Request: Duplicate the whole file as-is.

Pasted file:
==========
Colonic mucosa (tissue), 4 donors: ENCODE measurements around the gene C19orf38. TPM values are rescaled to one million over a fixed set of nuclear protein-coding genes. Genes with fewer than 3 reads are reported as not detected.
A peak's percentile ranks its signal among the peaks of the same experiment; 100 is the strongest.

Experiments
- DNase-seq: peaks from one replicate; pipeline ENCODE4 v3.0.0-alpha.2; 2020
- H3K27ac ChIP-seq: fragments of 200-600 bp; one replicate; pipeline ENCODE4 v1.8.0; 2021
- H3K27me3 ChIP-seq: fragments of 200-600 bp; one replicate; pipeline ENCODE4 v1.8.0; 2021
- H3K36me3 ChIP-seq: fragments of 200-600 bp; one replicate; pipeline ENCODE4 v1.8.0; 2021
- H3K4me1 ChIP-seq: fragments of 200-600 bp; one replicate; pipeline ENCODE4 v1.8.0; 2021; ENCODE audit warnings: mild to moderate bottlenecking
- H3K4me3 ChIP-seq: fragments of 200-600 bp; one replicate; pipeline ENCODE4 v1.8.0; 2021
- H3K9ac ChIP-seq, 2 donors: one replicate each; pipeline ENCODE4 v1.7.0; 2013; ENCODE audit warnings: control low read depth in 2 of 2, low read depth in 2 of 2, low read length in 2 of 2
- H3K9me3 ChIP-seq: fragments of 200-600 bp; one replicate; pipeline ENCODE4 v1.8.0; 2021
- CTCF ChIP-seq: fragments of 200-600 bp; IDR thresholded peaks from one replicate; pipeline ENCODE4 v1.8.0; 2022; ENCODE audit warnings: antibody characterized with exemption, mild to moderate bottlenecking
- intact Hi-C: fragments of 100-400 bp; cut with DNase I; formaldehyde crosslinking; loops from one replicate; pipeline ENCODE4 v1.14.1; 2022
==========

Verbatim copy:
Colonic mucosa (tissue), 4 donors: ENCODE measurements around the gene C19orf38. TPM values are rescaled to one million over a fixed set of nuclear protein-coding genes. Genes with fewer than 3 reads are reported as not detected.
A peak's percentile ranks its signal among the peaks of the same experiment; 100 is the strongest.

Experiments
- DNase-seq: peaks from one replicate; pipeline ENCODE4 v3.0.0-alpha.2; 2020
- H3K27ac ChIP-seq: fragments of 200-600 bp; one replicate; pipeline ENCODE4 v1.8.0; 2021
- H3K27me3 ChIP-seq: fragments of 200-600 bp; one replicate; pipeline ENCODE4 v1.8.0; 2021
- H3K36me3 ChIP-seq: fragments of 200-600 bp; one replicate; pipeline ENCODE4 v1.8.0; 2021
- H3K4me1 ChIP-seq: fragments of 200-600 bp; one replicate; pipeline ENCODE4 v1.8.0; 2021; ENCODE audit warnings: mild to moderate bottlenecking
- H3K4me3 ChIP-seq: fragments of 200-600 bp; one replicate; pipeline ENCODE4 v1.8.0; 2021
- H3K9ac ChIP-seq, 2 donors: one replicate each; pipeline ENCODE4 v1.7.0; 2013; ENCODE audit warnings: control low read depth in 2 of 2, low read depth in 2 of 2, low read length in 2 of 2
- H3K9me3 ChIP-seq: fragments of 200-600 bp; one replicate; pipeline ENCODE4 v1.8.0; 2021
- CTCF ChIP-seq: fragments of 200-600 bp; IDR thresholded peaks from one replicate; pipeline ENCODE4 v1.8.0; 2022; ENCODE audit warnings: antibody characterized with exemption, mild to moderate bottlenecking
- intact Hi-C: fragments of 100-400 bp; cut with DNase I; formaldehyde crosslinking; loops from one replicate; pipeline ENCODE4 v1.14.1; 2022